Unless some heretofore unseen video pops up, I doubt I will ever have these answers. I wonder if it is actually a blessing that I didn’t see it, that I can’t know. It might be just too much to bear. The limit of what I can stand or bear or survive has been stretched mighty thin these days. Hugs and closeness and lots of blankets and what I’m calling my emotional support wine bottle have helped.

The only thing that I know is that had I been there, I most likely would not be here. I have a long, complex relationship with fire, something to be explored on another day. I am also stubborn to a fault, and would have fought to save my cat, my dog, and my house, regardless of logic and circumstance, until the bitter end. As I’ve been wont to say of late, I’ve had a good run. So even though I may not feel very enthusiastic about being here right now, I’m still here. For the folks who love me.

It’s that faraway stare. I don’t think “faraway” is usually one word, but it feels fitting. I had started to call it “vacuous” but that implies a detachment, and this is far from detached. This is a survivor’s stare, one I engage in when I’m sitting on the remains of a brick wall amidst the melted glass that used to be my greenhouse. When I’m seemingly looking at a patch of unmelted ice or something beyond the sky.

Behind my eyes, I’m seeing the golden knotty pine of the living room walls. I’m seeing us rolling a ball from one side of the light lavender kitchen floor to the other, to verify the slope of the room. I’m seeing myself painting the cat room a lovely peach color. I’m seeing K’s blue carpet and sunny walls and the abstract statue of a mother holding a child – a statue my mother gave me, to represent us – that was on the shelf above the desk in K’s room, the desk that has been my grandfather’s. I’m seeing the corner of the garden where the moonflowers bloomed.

I’m seeing what was and what might have been, while looking through what is as if it isn’t. I don’t know if that makes sense to anyone but me.

Amber the Bloodhound came out with her handlers, Duffy and Brittany, to look for Dusty. We’ve concluded that my sweet little snuggle bug did not make it out. But the fire was so fast and the smoke so dense that it was likely only a single breath, and then peace. A small comfort but right now, I’ll take any comfort, no matter how small. As soon as they left, I found what looked like the tiniest glass paw print in the ashes. Thank you, Dusty, for letting me know you’re all right.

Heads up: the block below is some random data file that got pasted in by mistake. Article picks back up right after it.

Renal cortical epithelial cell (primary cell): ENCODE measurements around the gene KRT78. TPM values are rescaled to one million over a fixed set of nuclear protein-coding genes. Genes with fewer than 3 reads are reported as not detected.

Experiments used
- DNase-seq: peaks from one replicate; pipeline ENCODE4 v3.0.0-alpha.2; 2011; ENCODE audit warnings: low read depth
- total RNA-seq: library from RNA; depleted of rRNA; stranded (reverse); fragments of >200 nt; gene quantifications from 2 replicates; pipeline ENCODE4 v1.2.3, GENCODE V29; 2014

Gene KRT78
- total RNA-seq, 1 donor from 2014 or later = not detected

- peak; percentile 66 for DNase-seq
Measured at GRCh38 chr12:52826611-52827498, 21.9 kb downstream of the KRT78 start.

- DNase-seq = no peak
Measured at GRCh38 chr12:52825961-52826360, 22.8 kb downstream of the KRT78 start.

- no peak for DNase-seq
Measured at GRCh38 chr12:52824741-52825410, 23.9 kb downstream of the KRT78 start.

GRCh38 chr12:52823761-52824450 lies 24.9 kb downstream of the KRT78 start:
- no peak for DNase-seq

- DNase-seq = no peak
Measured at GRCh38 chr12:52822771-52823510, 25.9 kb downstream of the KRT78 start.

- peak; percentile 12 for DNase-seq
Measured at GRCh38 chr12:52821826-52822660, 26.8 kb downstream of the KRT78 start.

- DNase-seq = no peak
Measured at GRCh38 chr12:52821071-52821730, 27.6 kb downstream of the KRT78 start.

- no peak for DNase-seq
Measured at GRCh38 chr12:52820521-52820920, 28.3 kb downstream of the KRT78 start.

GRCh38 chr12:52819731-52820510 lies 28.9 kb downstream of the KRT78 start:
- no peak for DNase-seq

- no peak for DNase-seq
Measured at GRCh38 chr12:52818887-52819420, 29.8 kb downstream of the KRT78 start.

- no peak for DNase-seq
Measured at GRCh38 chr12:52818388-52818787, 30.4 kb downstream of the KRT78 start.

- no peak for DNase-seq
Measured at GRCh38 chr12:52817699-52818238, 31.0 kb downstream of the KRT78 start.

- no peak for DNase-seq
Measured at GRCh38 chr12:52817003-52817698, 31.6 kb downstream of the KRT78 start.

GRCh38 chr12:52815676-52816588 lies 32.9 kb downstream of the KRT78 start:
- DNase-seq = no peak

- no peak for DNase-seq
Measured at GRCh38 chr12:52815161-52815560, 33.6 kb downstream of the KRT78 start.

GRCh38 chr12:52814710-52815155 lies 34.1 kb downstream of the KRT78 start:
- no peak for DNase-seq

Not a lot of words today. Just a lot of frustration and emotions.

I dug today, alone for the most part. The snow expected last night held off. I told myself I’d only do it for an hour; suddenly, four hours had gone by. I think I’m focused on trying to find whatever might be left of my Dusty. The vertebrae that I found today was too big to be his; I’m assuming it belonged to one of the raccoons that were frequent residents of the attic.

I am surprised that none of the neighbors are combing through the rubble. I’m certainly not the only one with wreckage to search. Are they waiting for someone else to do it? Are there just too many other things to attend to? I suppose that’s it, because ex-Pat is tending to things like insurance and contacting the bank and finding a place to live, along with other practicalities. He is not the sentimental kind, so this division of labor makes sense. But he tears up when he experiences firsthand the kindness of strangers and the generosity of the folks who have given to the “Go Fund Me” to help him or offered other assistance as part of the beautiful community.

Digging through the space that was K’s room, I found some old coins, a metal wolf sculpture, the remnants of a sword, and puddles of molten metal that were once her many Hot Wheels. Even in this dark time, my mind tried to find some humorous retort the the universe about “hot” wheels.

I scraped through the ashes with a gardening hand tool with a handle that kept coming off. To my unending fascination, I kept hitting dirt or rocks at much shallower depths than I’d expected. It has made me think about the foundations on which we build our houses, our families, our entire lives. Are they all this tenuous, this deceptively shallow, and we just don’t know it until something explosive comes along to disrupt it, changing everything in a single hour? Another answer that I don’t have. There are so many of those just now.

I so wish I had some closure or sign about Dusty. It got very cold as I stopped for the day and it started snowing in earnest. We have reached out to someone we’re calling “the Bloodhound Lady” in the hope that she might be able to find a trace. Even though I have some skill as an animal shaman, I have not been able to settle my mind enough to see what I can find. In this circumstance, I cannot be the hollow bone, not yet.

My heart hurts a tiny bit less today. Hunting through the ruins is good for me, I think. It keeps me busy and connected to the energy that still exists in the battered outlines of my house. I get dirty and sore and occasionally nearly forget why I’m doing it, and just feel like I’m hunting for buried treasure. Which really, I suppose I am.

June 2022